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  1. Goodman, Diane M. RN

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Edna was sharp, all hard edges and bony protrusions. Her face had a ghostly pallor, her hair was thin and limp, and her lips grimaced in disapproval. Although in her mid-seventies and frail, her posture was rigid. She was rarely seen without her robe, which she belted protectively around her emaciated frame. The robe was threadbare, of a faded, indeterminate hue that blended into her skin and made her disappear.


But Edna was anything but invisible. Although hospitalized for severe diverticulitis, she barked demands for coffee and spicy chili during each meal, even as she clutched her abdomen in pain. We'd explained to her that certain foods would exacerbate her intestinal distress, yet she continually blamed her medication. When given pills, she'd dump them on her table, line them up, and question the nurse about each one, an exercise she carried out regularly.


These difficulties were minor compared with the "battles of the bedside table." Edna had two tables, having bribed a technician into bringing an extra one to her room. One table held pens, the nursing call button, eyeglasses, reading material, tissues, and a pair of tattered slippers-all arranged with meticulous order. That wasn't the problem. The issue was with the other table, on which her meals were served.


"No, no, no, you've got it all wrong," Edna would screech as the table was raised and lowered into position. In her eyes, every movement we made was careless. "It has to be one inch from the top of the rail, not over the bed." She demanded that her table be aligned with military precision and that her water glass-neither too full nor too empty-be positioned in exactly the right location. Since the right location changed slightly each meal, the placement of the glass would inevitably result in angry squeals. Soon after she was admitted, the staff began to gather in tense little groups as mealtime approached, whispering and offering one another support. It was as if they were about to draw straws to find out who would serve Edna her meal.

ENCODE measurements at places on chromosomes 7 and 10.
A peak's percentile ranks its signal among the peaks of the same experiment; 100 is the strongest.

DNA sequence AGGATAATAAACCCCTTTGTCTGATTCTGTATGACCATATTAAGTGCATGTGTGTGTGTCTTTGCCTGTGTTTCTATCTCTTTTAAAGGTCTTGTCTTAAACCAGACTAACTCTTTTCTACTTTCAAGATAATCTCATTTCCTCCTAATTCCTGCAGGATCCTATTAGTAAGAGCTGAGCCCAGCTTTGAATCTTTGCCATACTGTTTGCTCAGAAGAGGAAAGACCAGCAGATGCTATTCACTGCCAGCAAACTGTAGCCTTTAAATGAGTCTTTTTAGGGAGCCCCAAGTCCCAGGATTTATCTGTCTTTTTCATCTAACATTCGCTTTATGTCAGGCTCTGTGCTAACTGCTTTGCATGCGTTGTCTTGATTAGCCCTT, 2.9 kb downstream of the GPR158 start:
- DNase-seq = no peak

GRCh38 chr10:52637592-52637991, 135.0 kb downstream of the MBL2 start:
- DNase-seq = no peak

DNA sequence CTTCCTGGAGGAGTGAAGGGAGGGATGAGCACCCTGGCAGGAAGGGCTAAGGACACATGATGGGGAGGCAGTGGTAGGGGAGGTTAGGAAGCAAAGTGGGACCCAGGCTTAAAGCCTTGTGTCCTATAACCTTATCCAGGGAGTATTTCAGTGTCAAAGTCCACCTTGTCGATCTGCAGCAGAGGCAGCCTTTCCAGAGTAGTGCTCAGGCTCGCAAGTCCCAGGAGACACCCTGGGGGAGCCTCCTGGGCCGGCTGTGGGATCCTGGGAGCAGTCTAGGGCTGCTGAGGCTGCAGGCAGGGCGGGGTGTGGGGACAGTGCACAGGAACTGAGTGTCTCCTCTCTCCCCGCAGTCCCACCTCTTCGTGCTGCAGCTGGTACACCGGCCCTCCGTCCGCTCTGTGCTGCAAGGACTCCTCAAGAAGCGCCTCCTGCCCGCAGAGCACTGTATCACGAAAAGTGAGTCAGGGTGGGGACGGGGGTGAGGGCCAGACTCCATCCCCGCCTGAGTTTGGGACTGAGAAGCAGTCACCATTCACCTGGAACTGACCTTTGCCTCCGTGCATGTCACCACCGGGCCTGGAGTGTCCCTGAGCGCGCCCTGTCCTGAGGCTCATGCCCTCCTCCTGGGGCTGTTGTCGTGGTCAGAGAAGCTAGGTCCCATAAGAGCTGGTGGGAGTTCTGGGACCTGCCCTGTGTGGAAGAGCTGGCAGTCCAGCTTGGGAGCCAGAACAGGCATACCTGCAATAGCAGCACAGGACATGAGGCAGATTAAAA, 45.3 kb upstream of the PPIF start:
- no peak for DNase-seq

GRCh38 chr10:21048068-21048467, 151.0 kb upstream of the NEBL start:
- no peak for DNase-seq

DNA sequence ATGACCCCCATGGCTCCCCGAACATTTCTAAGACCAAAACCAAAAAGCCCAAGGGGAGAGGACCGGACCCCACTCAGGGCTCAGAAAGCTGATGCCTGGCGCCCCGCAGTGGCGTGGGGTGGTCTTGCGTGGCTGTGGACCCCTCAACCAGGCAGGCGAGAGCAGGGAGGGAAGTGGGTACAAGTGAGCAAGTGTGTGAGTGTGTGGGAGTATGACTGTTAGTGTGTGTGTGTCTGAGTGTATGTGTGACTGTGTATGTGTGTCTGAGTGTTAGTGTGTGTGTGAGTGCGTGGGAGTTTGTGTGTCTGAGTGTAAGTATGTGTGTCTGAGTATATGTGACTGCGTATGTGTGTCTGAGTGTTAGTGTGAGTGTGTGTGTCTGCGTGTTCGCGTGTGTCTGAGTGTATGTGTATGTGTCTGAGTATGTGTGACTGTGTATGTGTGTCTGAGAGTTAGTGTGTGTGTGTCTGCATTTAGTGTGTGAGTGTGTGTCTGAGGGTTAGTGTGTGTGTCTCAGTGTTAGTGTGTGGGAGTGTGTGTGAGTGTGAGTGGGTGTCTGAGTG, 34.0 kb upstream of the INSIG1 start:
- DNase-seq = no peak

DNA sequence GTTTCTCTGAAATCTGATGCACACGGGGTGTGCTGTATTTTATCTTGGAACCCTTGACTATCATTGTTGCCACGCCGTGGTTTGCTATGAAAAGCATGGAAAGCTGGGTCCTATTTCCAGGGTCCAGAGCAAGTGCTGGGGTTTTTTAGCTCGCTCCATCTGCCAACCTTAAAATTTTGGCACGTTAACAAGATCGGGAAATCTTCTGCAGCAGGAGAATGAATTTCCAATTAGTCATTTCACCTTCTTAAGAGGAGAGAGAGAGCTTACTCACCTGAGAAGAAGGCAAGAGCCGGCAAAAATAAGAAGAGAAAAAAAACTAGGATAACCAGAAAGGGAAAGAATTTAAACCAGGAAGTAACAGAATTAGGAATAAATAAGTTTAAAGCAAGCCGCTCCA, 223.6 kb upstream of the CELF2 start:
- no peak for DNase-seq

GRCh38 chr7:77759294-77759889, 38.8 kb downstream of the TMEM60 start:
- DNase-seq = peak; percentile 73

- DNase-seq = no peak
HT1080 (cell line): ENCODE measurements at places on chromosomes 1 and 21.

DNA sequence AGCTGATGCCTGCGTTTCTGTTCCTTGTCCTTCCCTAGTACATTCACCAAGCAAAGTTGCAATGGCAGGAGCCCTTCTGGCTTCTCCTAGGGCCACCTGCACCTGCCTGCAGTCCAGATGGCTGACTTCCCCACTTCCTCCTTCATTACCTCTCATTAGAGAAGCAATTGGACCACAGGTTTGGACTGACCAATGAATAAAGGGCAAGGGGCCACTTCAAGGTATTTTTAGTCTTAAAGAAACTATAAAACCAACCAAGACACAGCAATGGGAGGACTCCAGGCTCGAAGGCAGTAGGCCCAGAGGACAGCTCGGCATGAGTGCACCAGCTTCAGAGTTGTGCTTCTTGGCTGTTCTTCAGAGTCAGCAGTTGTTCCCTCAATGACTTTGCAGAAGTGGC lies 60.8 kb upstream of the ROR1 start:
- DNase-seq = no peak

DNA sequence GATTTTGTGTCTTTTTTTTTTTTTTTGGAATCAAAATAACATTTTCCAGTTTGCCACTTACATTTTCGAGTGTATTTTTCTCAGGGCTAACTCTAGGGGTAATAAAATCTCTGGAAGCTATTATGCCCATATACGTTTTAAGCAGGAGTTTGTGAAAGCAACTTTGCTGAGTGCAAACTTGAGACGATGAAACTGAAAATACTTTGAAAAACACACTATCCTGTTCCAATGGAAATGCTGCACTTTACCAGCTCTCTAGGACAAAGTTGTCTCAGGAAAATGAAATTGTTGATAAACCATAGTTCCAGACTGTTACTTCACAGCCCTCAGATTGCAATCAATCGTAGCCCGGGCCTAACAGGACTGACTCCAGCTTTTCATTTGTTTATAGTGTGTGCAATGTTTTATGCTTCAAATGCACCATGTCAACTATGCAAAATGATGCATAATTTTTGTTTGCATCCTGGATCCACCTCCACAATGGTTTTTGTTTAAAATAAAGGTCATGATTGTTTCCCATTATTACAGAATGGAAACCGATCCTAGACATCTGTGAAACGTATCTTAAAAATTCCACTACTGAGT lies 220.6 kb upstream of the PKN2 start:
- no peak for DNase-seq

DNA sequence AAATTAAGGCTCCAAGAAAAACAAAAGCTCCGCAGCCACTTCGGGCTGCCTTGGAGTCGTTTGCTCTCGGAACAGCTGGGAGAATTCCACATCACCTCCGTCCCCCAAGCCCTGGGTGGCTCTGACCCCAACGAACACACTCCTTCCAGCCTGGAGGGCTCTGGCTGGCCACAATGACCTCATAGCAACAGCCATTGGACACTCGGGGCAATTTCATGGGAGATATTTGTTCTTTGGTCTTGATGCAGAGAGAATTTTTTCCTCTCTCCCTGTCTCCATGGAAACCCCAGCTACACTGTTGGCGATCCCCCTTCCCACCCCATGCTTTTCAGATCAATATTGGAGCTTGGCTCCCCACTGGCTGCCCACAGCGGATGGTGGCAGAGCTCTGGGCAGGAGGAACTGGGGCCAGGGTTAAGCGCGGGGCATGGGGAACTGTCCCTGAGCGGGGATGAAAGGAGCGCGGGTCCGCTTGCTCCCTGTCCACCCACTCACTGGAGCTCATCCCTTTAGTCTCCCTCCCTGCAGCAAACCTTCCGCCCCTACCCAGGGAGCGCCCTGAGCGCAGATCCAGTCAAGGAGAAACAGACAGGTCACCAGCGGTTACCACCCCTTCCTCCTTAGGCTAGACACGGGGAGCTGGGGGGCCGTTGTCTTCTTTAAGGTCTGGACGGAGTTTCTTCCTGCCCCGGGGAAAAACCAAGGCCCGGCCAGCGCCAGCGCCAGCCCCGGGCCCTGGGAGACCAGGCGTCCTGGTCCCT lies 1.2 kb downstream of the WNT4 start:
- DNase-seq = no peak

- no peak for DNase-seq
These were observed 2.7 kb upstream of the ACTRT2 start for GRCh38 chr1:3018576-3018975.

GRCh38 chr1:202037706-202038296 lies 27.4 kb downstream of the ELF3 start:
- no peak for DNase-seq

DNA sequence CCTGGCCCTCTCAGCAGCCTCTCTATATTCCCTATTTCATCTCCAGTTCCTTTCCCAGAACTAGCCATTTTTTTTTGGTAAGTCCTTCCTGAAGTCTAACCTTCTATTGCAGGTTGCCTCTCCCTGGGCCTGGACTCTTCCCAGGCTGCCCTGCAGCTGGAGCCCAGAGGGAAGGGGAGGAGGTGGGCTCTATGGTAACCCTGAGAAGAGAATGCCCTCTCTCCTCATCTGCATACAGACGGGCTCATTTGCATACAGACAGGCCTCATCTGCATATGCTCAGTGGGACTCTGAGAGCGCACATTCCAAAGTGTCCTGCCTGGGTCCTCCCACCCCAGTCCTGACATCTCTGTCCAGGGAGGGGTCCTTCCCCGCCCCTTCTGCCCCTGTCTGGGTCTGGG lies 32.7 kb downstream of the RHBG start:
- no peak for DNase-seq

Sue, a patient care technician, was the only staff member who didn't see Edna as a bitter, cantankerous woman. She, instead, saw a woman who rarely received visitors. She saw a woman with sadness in her eyes and a tattered photo of a graying poodle carefully folded among her belongings. Sue volunteered to bring Edna her meals, determined to pass the test of the table.


"I don't know how you like the table. Perhaps you could show me," Sue offered, the first time she brought Edna her meal. "If I get it wrong, I'll keep trying." For a moment, Edna was quiet, surprised Sue hadn't immediately taken control and pushed the table where she thought it ought to go. Pulling her robe tightly about her shoulders, Edna sat upright, staring at Sue. Sue waited for the tirade, which didn't come. Instead, Edna took her time explaining exactly how she liked things. The table was quietly moved into position and Edna began to eat. It was the same bland food she'd always been served, but this meal was unaccompanied by loud demands for chili.


When I arrived later with Edna's medication, the two women were smiling and talking. Edna took her pills without a quarrel, barely pausing to acknowledge my presence before continuing to share a story with Sue.


The two became allies, as Edna talked about her life. A retired mathematics instructor, she had always been drawn to precision. Yet in the decade since her husband left, her path had become unpredictable and the previous year had been especially difficult. After caring for a younger sister dying of leukemia, her 15-year-old poodle Muffy also died. Childless, she felt alone and afraid. She needed to assert control somewhere and focused on the bedside tables. But once she found companionship through Sue's efforts, the tables lost their importance. She no longer yelled, or even noticed, if they were not perfectly positioned.


Her health improved almost immediately. She began to eat and take her medication without argument; within a few days we discontinued her iv and were looking forward to providing more variety in her diet. She even abandoned the protection of the tattered robe (keeping it neatly folded on her bedside table) and turned on her long-silent television, ready to take interest in the world again.


It took just two bedside tables, one remarkable caregiver, and several measures of compassion to give Edna back her health and her perspective.